Tuesday, 8 April 2014

The New Deal and its Peace and State-building Goals (PSGs) applicable to Latin America?

This post, by Miriam Moeller with the International Dialogue Secretariat, is about the potentials and benefits of applying the New Deal to Latin American countries. The blog is in light of the current Wikiprogress América Latina online discussion on the New Deal and is a part of the Wikiprogress series on Governance.
Many of you may not have heard about the New Deal for Engagement in Fragile States before now.

The New Deal is a key agreement between the 19 fragile states of the g7+ group, development partners of the International Network on Conflict and Fragility (INCAF) and Civil Society (represented through the Civil Society Platform for Peacebuilding and Statebuilding - CSPPS). Its goal is to activate change in policy and practice in fragile and conflict-affected countries. This change is considered essential in order to strengthen trust between development partners, to put countries in the lead of their transitions and to achieve better development results. The New Deal establishes five Peacebuilding and Statebuilding Goals (PSGs) which help to enable progress toward the Millennium Development Goals (MDGs), and to guide national and international efforts and resources. These goals include:
  1. Inclusive politics: Foster inclusive political settlements and conflict resolution.
  2. Security: Establish and strengthen people’s security.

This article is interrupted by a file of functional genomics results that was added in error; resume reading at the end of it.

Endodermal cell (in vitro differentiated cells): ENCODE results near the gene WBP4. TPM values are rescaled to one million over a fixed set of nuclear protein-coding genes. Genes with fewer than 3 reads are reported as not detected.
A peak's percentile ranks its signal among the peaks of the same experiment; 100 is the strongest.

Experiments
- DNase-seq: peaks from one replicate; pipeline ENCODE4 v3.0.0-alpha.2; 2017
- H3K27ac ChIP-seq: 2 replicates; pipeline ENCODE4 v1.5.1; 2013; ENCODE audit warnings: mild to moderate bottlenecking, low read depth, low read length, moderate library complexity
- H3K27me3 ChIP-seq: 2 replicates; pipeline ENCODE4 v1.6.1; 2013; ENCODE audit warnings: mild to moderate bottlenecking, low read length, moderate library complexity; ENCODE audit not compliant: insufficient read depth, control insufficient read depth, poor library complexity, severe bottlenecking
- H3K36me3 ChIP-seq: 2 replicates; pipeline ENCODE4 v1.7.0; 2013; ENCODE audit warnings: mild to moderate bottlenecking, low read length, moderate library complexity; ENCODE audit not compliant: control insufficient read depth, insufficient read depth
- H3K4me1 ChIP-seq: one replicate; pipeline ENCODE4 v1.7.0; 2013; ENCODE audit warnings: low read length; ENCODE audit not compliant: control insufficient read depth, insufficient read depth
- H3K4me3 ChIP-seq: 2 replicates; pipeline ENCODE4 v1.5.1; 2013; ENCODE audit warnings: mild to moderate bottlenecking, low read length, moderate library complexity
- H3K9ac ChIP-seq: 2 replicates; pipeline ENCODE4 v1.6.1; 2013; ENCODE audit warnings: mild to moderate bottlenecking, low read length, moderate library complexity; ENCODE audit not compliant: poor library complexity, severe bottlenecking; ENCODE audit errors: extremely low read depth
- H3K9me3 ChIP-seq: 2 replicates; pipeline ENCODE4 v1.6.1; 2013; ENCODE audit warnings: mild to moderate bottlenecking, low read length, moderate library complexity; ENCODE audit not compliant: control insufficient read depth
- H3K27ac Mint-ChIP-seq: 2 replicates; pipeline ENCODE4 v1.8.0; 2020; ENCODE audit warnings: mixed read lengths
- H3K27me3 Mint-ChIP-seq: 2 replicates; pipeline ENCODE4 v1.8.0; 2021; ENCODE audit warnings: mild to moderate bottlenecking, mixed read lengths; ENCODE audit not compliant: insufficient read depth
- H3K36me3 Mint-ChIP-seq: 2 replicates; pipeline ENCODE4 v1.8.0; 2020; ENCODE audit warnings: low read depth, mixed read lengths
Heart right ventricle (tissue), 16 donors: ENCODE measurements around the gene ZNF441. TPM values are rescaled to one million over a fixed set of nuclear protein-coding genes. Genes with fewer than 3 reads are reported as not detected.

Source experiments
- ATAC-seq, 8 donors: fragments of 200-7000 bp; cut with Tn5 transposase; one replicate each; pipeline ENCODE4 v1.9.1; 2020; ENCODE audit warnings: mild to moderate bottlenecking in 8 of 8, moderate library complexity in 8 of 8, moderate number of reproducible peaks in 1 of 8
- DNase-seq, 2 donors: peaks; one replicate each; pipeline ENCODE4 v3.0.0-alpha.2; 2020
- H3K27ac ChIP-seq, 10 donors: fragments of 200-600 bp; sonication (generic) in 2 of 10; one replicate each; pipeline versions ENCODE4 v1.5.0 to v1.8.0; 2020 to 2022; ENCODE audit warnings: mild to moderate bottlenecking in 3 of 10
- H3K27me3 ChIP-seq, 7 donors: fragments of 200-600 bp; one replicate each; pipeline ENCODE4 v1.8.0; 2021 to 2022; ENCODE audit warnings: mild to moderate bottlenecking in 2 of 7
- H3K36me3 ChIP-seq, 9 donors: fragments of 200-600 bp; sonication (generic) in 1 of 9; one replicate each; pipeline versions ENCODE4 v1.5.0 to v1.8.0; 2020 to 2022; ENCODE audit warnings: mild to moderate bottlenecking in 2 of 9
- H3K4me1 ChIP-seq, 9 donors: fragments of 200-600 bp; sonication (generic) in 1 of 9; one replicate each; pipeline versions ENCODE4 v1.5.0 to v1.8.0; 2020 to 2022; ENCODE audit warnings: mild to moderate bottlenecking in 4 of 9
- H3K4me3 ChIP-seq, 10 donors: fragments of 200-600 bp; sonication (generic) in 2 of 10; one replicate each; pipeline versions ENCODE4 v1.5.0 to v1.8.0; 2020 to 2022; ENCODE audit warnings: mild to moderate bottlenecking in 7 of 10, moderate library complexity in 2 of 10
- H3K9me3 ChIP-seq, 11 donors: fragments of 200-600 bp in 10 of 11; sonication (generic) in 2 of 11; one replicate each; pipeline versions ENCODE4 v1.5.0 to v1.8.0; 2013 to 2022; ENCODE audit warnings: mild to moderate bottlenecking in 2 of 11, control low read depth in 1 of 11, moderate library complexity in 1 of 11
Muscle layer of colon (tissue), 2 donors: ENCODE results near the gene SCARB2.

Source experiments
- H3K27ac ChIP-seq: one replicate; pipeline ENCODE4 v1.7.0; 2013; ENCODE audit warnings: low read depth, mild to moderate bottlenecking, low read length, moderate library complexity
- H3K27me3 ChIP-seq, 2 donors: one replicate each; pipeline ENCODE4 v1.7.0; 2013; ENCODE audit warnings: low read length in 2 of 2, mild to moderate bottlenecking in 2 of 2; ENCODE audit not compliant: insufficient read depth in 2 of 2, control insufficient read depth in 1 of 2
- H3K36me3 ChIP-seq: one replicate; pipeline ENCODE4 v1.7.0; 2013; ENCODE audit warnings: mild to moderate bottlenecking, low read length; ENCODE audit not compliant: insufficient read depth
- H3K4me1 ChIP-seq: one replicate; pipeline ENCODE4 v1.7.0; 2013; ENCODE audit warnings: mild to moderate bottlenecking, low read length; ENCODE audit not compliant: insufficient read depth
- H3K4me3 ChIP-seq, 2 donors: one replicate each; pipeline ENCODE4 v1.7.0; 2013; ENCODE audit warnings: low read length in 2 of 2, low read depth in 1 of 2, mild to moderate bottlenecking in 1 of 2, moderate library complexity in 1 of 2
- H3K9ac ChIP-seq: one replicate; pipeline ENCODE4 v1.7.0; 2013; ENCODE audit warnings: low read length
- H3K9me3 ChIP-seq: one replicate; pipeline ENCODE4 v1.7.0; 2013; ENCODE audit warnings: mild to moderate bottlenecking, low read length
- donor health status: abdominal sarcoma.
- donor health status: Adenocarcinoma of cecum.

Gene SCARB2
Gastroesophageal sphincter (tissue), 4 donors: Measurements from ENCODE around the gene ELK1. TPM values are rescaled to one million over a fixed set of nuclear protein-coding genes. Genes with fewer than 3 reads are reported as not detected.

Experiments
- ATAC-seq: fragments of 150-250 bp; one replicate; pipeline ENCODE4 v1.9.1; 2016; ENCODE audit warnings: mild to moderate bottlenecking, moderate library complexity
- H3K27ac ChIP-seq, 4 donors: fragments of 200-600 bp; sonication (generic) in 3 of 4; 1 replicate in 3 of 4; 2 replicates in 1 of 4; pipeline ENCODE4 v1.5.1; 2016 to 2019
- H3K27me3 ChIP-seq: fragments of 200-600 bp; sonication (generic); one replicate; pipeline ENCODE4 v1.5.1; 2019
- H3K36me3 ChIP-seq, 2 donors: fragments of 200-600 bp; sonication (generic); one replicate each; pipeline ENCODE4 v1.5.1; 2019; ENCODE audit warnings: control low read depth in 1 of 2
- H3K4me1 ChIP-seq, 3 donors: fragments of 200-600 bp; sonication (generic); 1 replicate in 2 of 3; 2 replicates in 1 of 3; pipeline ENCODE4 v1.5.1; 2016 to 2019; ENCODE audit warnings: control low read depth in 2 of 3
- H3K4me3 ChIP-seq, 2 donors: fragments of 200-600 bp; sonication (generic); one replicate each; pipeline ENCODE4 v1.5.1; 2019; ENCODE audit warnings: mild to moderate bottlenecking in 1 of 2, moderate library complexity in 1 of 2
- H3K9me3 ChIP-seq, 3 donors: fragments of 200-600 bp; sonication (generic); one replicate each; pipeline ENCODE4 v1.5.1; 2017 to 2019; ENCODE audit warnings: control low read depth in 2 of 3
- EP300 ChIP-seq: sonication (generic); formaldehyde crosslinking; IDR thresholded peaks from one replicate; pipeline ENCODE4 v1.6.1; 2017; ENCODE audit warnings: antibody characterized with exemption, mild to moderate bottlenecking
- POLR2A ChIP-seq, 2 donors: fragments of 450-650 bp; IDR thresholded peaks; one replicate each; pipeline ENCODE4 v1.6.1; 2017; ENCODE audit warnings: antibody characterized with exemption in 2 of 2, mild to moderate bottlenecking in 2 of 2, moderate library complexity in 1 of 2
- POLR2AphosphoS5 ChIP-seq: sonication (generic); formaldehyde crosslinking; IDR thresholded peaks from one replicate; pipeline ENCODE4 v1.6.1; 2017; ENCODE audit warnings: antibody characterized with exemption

3. Justice: Address injustices and increase people’s access to justice.
  4. Economic Foundations: Generate employment and improve livelihoods.
  5. Revenues & Services: Manage revenue and build capacity for accountable and fair service delivery.
The New Deal sets out new terms of engagement to support transitions from conflict and fragility to peace and stabilisation that is lead and owned by countries. It further outlines a series of commitments to achieve better results through strong partnerships and mutual trust.

But how can it be applied to the Latin American context? Does it have any relevance there?

To answers those questions, it is useful to take a quick look at the progress and challenges that Latin America is facing today. The Latin American region as a whole has shown very high economic growths rates over the last few years. Since 2011, more Latin Americans are part of the middle class than those living in poverty. Employment has increased, and average real incomes have risen by more than 25% since the new Millennium (World Bank 2013).

Nevertheless, growth and development has not reached all countries nor all citizens in the same way. Standards of living still differ widely between and within countries, presenting a challenge for the region. Poverty rates remain high, with around 80 million people still living in extreme poverty (World Bank 2013). One of the biggest challenges facing Latin America today remains tackling inequality.